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    • "However, when structures are available, they can be exploited to program mutations with specific functional defects and then systematically test an allelic series for synthetic genetic interactions with other spliceosome components or splicing factors. This has been applied to the m7G-cap binding pocket of yeast Cbc2 (34), guided by the crystal structure of the homologous human CBC•m7G-cap complex (35,36), and to the branchpoint RNA-binding site of yeast Msl5 (25,26), directed by the NMR structure of the human homolog SF1 bound to an RNA containing the yeast branchpoint consensus sequence (37). "
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    ABSTRACT: Yhc1 and U1C are homologous essential subunits of the yeast and human U1 snRNP, respectively, that are implicated in the establishment and stability of the complex of U1 bound to the pre-mRNA 5' splice site (5'SS). Here, we conducted a mutational analysis of Yhc1, guided by the U1C NMR structure and low-resolution crystal structure of human U1 snRNP. The N-terminal 170-amino acid segment of the 231-amino acid Yhc1 polypeptide sufficed for vegetative growth. Although changing the zinc-binding residue Cys6 to alanine was lethal, alanines at zinc-binding residues Cys9, His24 and His30 were not. Benign alanine substitutions at conserved surface residues elicited mutational synergies with other splicing components. YHC1-R21A was synthetically lethal in the absence of Mud2 and synthetically sick in the absence of Nam8, Mud1 and Tgs1 or in the presence of variant U1 snRNAs. YHC1 alleles K28A, Y12A, T14A, K22A and H15A displayed a progressively narrower range of synergies. R21A and K28A bypassed the essentiality of DEAD-box protein Prp28, suggesting that they affected U1•5'SS complex stability. Yhc1 Arg21 fortifies the U1•5'SS complex via contacts with SmD3 residues Glu37/Asp38, mutations of which synergized with mud2Δ and bypassed prp28Δ. YHC1-(1-170) was synthetically lethal with mutations of all components interrogated, with the exception of Nam8.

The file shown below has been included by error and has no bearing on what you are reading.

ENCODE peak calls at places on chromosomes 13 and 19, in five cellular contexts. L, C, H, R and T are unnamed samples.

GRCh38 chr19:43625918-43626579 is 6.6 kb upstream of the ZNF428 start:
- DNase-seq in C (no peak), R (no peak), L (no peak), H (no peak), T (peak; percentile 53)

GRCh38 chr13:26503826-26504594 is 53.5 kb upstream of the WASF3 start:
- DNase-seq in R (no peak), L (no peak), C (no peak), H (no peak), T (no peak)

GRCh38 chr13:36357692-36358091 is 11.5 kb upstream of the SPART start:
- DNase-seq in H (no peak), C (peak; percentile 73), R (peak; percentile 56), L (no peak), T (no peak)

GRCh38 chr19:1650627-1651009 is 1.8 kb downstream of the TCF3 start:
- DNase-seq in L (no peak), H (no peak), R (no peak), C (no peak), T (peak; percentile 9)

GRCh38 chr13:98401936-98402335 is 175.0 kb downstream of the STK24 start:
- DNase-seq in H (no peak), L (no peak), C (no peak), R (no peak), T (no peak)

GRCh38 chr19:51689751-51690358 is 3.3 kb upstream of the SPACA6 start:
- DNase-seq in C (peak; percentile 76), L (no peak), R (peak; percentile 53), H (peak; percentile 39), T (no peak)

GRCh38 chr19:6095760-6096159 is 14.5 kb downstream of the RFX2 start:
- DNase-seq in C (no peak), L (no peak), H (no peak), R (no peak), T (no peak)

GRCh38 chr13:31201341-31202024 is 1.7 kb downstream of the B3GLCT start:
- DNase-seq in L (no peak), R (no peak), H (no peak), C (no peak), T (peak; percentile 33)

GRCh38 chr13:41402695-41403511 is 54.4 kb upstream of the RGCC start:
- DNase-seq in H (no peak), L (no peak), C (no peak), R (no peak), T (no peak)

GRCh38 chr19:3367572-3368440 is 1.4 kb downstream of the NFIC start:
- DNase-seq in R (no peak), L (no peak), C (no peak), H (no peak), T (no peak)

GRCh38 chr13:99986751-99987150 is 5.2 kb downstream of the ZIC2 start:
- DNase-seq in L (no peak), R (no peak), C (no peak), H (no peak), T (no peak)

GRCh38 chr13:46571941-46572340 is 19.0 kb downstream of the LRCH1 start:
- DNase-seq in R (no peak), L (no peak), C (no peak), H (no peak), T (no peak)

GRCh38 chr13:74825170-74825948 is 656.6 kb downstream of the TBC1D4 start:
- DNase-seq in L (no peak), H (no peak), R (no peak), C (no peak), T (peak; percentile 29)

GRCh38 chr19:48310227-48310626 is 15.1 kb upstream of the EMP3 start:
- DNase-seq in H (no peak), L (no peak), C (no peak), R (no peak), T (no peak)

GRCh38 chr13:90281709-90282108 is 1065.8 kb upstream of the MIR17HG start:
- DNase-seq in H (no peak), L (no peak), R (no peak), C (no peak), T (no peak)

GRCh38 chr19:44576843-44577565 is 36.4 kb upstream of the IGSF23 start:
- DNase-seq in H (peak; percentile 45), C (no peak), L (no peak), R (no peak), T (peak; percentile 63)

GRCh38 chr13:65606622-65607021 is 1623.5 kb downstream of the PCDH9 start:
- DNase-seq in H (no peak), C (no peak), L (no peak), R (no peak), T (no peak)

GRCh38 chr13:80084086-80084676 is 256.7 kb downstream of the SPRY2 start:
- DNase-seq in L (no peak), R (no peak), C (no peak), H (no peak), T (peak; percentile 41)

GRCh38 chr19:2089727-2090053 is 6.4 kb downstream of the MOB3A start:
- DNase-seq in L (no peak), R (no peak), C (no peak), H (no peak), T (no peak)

Full-text · Article · Feb 2014 · Nucleic Acids Research
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    • "We used our collection of viable Msl5 mutants to illuminate synthetic genetic interactions between Msl5 and Mud2, Nam8, and Tgs1. The results suggested a network of important but functionally buffered protein–protein and protein–RNA interactions between the Mud2-Msl5 complex at the branchpoint and the U1 snRNP at the 59 splice site (Chang et al. 2012). Here, we queried the genetic interactions of Cbc2-Y24A with our collection of Msl5 mutants that grow as well as wild-type MSL5 cells. "
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    ABSTRACT: Nuclear cap binding protein complex (CBC) is a heterodimer of a small subunit (Cbc2 in yeast) that binds the m7G cap and a large subunit (Sto1 in yeast) that interacts with karyopherins. In order to probe the role of cap recognition in yeast CBC function, we introduced alanine mutations (Y24A, F91A, D120A, D122A, R129A, and R133A) and N-terminal deletions (NΔ21 and NΔ42) in the cap-binding pocket of Cbc2. These lesions had no effect on vegetative growth, but they ameliorated the cold-sensitivity of tgs1Δ cells that lack trimethylguanosine caps (a phenotype attributed to ectopic association of CBC with the m7G cap of the normally TMG-capped U1 snRNA), thereby attesting to their impact on cap binding in vivo. Further studies of the Cbc2-Y24A variant revealed synthetic lethality or sickness with null mutations of proteins involved in early steps of spliceosome assembly (Nam8, Mud1, Swt21, Mud2, Ist3, and Brr1) and with otherwise benign mutations of Msl5, the essential branchpoint binding protein. Whereas the effects of weakening CBC-cap interactions are buffered by other actors in the splicing pathway during mitotic growth, the NΔ42 allele causes a severe impediment to yeast sporulation and meiosis. RNA analysis revealed a selective defect in the splicing of MER3 and SAE3 transcripts in cbc2-NΔ42 diploids during attempted sporulation. An intronless MER3 cDNA fully restored sporulation and spore viability in the cbc2-NΔ42 strain, signifying that MER3 splicing is a limiting transaction. These studies reveal a new level of splicing control during meiosis that is governed by nuclear CBC.
    Preview · Article · Oct 2012 · RNA